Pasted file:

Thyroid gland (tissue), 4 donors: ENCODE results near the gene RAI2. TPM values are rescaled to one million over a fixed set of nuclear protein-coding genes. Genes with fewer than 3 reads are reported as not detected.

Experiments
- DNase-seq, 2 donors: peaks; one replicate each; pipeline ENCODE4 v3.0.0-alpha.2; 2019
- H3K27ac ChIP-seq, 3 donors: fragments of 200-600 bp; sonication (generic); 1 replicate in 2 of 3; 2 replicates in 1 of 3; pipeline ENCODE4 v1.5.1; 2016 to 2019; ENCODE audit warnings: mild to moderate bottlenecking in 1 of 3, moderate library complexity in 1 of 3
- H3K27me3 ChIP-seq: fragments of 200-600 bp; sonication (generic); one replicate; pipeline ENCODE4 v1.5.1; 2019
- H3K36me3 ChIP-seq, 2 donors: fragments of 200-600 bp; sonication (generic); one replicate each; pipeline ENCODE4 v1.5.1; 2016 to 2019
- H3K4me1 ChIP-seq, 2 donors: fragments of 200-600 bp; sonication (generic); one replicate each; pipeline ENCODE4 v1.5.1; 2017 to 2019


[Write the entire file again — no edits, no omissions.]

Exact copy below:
Thyroid gland (tissue), 4 donors: ENCODE results near the gene RAI2. TPM values are rescaled to one million over a fixed set of nuclear protein-coding genes. Genes with fewer than 3 reads are reported as not detected.

Experiments
- DNase-seq, 2 donors: peaks; one replicate each; pipeline ENCODE4 v3.0.0-alpha.2; 2019
- H3K27ac ChIP-seq, 3 donors: fragments of 200-600 bp; sonication (generic); 1 replicate in 2 of 3; 2 replicates in 1 of 3; pipeline ENCODE4 v1.5.1; 2016 to 2019; ENCODE audit warnings: mild to moderate bottlenecking in 1 of 3, moderate library complexity in 1 of 3
- H3K27me3 ChIP-seq: fragments of 200-600 bp; sonication (generic); one replicate; pipeline ENCODE4 v1.5.1; 2019
- H3K36me3 ChIP-seq, 2 donors: fragments of 200-600 bp; sonication (generic); one replicate each; pipeline ENCODE4 v1.5.1; 2016 to 2019
- H3K4me1 ChIP-seq, 2 donors: fragments of 200-600 bp; sonication (generic); one replicate each; pipeline ENCODE4 v1.5.1; 2017 to 2019